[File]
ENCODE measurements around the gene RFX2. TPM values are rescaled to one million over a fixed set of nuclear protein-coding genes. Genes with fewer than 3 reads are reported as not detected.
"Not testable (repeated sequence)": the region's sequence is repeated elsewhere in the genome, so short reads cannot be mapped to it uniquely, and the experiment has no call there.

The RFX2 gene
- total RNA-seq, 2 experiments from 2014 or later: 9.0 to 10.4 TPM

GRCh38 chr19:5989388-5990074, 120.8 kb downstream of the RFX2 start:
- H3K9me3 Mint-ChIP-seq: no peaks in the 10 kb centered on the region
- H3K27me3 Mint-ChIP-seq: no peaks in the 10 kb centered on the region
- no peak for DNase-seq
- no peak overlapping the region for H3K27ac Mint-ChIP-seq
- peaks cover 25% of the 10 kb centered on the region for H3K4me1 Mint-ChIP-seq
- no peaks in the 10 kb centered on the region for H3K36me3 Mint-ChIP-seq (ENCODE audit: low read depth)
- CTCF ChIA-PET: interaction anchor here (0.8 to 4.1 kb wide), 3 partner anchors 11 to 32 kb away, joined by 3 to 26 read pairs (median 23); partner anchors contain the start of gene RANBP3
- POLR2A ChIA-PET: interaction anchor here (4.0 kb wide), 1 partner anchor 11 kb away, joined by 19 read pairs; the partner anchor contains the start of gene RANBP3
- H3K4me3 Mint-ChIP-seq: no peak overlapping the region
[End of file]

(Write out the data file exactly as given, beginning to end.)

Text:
ENCODE measurements around the gene RFX2. TPM values are rescaled to one million over a fixed set of nuclear protein-coding genes. Genes with fewer than 3 reads are reported as not detected.
"Not testable (repeated sequence)": the region's sequence is repeated elsewhere in the genome, so short reads cannot be mapped to it uniquely, and the experiment has no call there.

The RFX2 gene
- total RNA-seq, 2 experiments from 2014 or later: 9.0 to 10.4 TPM

GRCh38 chr19:5989388-5990074, 120.8 kb downstream of the RFX2 start:
- H3K9me3 Mint-ChIP-seq: no peaks in the 10 kb centered on the region
- H3K27me3 Mint-ChIP-seq: no peaks in the 10 kb centered on the region
- no peak for DNase-seq
- no peak overlapping the region for H3K27ac Mint-ChIP-seq
- peaks cover 25% of the 10 kb centered on the region for H3K4me1 Mint-ChIP-seq
- no peaks in the 10 kb centered on the region for H3K36me3 Mint-ChIP-seq (ENCODE audit: low read depth)
- CTCF ChIA-PET: interaction anchor here (0.8 to 4.1 kb wide), 3 partner anchors 11 to 32 kb away, joined by 3 to 26 read pairs (median 23); partner anchors contain the start of gene RANBP3
- POLR2A ChIA-PET: interaction anchor here (4.0 kb wide), 1 partner anchor 11 kb away, joined by 19 read pairs; the partner anchor contains the start of gene RANBP3
- H3K4me3 Mint-ChIP-seq: no peak overlapping the region